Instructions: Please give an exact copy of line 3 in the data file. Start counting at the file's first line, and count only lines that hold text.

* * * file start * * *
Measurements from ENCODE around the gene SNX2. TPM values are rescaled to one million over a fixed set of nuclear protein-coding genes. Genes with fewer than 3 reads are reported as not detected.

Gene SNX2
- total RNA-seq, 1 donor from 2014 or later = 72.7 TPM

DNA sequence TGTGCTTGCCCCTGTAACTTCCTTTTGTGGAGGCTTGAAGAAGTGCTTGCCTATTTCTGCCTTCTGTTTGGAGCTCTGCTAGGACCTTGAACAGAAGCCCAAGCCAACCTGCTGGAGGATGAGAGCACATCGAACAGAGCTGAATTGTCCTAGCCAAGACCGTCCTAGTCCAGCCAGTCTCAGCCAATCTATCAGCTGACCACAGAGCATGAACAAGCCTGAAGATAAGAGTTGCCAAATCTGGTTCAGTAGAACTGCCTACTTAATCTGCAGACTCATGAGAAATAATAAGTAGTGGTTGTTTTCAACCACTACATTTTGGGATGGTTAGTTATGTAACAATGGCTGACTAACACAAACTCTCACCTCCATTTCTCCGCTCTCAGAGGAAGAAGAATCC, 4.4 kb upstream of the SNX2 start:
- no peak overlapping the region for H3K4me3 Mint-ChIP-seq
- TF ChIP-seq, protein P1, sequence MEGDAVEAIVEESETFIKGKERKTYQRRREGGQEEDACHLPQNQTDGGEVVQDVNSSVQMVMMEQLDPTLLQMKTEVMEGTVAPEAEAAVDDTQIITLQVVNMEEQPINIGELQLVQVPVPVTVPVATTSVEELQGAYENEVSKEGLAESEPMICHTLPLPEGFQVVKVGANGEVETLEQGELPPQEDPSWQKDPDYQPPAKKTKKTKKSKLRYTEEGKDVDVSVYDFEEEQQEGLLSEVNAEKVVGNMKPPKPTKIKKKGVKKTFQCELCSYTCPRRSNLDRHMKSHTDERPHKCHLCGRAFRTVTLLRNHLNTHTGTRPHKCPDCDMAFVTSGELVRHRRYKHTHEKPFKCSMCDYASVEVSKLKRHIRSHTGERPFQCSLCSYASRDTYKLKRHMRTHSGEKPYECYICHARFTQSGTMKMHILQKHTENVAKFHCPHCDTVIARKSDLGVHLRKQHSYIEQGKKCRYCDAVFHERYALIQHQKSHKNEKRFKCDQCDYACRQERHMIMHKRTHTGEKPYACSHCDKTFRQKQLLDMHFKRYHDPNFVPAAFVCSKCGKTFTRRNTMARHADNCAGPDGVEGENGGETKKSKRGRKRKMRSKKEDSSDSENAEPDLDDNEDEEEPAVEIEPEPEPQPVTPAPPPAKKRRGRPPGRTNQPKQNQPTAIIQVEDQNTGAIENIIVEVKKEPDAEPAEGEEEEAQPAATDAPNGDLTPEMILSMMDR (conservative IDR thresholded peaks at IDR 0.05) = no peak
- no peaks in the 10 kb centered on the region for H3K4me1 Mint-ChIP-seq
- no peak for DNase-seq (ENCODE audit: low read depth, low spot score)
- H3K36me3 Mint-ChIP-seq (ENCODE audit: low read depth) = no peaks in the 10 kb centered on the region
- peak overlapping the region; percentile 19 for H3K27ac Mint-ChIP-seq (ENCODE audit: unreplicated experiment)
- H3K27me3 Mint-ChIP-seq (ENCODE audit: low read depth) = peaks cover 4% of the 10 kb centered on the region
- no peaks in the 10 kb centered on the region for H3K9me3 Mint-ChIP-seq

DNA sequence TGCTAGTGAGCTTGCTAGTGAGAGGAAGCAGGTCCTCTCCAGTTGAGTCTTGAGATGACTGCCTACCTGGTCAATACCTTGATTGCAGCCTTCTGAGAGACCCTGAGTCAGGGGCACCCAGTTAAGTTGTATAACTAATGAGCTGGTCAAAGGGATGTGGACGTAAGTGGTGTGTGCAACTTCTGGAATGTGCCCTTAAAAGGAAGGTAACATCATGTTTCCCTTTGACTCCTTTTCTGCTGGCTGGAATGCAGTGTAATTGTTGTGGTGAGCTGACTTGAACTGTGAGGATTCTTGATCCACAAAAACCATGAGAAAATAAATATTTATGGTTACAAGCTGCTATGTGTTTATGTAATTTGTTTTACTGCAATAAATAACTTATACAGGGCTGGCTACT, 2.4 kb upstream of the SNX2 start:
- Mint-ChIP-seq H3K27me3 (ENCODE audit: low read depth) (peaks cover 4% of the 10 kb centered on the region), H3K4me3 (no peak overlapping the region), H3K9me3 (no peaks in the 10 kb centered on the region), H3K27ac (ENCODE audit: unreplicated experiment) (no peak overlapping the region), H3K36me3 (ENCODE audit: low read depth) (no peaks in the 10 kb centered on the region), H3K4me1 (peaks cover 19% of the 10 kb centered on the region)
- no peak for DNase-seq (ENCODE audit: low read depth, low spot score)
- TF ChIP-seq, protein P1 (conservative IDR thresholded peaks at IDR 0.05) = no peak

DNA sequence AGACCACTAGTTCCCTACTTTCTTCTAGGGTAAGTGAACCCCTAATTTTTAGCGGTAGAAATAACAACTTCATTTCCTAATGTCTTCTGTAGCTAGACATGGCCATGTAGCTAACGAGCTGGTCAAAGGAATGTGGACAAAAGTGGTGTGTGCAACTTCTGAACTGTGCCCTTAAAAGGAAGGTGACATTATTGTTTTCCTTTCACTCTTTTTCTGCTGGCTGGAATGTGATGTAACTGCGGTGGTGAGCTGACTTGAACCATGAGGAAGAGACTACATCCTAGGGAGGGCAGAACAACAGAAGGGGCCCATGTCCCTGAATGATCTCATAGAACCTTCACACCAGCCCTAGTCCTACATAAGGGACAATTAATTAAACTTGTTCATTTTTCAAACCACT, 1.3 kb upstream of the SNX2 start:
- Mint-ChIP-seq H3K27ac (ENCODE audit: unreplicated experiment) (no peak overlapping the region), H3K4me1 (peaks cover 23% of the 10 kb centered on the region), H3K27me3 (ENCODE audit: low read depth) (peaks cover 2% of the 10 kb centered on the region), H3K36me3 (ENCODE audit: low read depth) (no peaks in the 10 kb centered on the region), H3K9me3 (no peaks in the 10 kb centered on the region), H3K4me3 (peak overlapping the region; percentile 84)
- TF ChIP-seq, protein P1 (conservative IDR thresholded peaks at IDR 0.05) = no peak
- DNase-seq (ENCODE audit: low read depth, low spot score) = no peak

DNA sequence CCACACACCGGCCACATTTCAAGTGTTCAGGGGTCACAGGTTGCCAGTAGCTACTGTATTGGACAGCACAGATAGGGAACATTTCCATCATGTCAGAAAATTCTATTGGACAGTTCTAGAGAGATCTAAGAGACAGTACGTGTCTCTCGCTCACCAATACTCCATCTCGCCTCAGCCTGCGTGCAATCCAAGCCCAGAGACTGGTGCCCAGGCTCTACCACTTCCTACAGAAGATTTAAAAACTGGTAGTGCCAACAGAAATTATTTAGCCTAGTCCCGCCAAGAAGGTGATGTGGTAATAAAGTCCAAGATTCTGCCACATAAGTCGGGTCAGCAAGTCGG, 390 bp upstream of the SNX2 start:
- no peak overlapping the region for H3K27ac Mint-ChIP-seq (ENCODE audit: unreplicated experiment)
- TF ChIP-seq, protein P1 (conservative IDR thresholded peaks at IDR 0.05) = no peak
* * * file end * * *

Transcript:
- total RNA-seq, 1 donor from 2014 or later = 72.7 TPM